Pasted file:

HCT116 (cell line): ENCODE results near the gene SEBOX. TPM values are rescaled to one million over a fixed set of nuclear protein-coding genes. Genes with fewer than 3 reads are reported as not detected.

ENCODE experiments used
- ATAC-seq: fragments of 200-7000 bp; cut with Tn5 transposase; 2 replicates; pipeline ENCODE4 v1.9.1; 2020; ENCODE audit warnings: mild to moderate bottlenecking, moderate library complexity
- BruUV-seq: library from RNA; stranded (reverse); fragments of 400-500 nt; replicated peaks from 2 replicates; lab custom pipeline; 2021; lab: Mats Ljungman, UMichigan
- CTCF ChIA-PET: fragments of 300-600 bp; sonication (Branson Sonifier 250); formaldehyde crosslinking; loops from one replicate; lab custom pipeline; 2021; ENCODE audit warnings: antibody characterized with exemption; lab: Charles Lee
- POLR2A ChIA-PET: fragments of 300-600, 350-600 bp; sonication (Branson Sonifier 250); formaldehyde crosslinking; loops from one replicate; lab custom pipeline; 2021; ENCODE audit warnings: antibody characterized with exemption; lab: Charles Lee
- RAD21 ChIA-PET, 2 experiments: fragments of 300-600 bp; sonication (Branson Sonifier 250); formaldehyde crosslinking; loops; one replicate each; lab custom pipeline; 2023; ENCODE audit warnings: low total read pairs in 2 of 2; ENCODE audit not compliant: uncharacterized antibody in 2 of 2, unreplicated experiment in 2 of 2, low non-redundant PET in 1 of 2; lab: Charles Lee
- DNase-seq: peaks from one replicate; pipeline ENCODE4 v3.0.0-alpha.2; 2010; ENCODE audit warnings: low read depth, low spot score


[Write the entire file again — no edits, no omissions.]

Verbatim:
HCT116 (cell line): ENCODE results near the gene SEBOX. TPM values are rescaled to one million over a fixed set of nuclear protein-coding genes. Genes with fewer than 3 reads are reported as not detected.

ENCODE experiments used
- ATAC-seq: fragments of 200-7000 bp; cut with Tn5 transposase; 2 replicates; pipeline ENCODE4 v1.9.1; 2020; ENCODE audit warnings: mild to moderate bottlenecking, moderate library complexity
- BruUV-seq: library from RNA; stranded (reverse); fragments of 400-500 nt; replicated peaks from 2 replicates; lab custom pipeline; 2021; lab: Mats Ljungman, UMichigan
- CTCF ChIA-PET: fragments of 300-600 bp; sonication (Branson Sonifier 250); formaldehyde crosslinking; loops from one replicate; lab custom pipeline; 2021; ENCODE audit warnings: antibody characterized with exemption; lab: Charles Lee
- POLR2A ChIA-PET: fragments of 300-600, 350-600 bp; sonication (Branson Sonifier 250); formaldehyde crosslinking; loops from one replicate; lab custom pipeline; 2021; ENCODE audit warnings: antibody characterized with exemption; lab: Charles Lee
- RAD21 ChIA-PET, 2 experiments: fragments of 300-600 bp; sonication (Branson Sonifier 250); formaldehyde crosslinking; loops; one replicate each; lab custom pipeline; 2023; ENCODE audit warnings: low total read pairs in 2 of 2; ENCODE audit not compliant: uncharacterized antibody in 2 of 2, unreplicated experiment in 2 of 2, low non-redundant PET in 1 of 2; lab: Charles Lee
- DNase-seq: peaks from one replicate; pipeline ENCODE4 v3.0.0-alpha.2; 2010; ENCODE audit warnings: low read depth, low spot score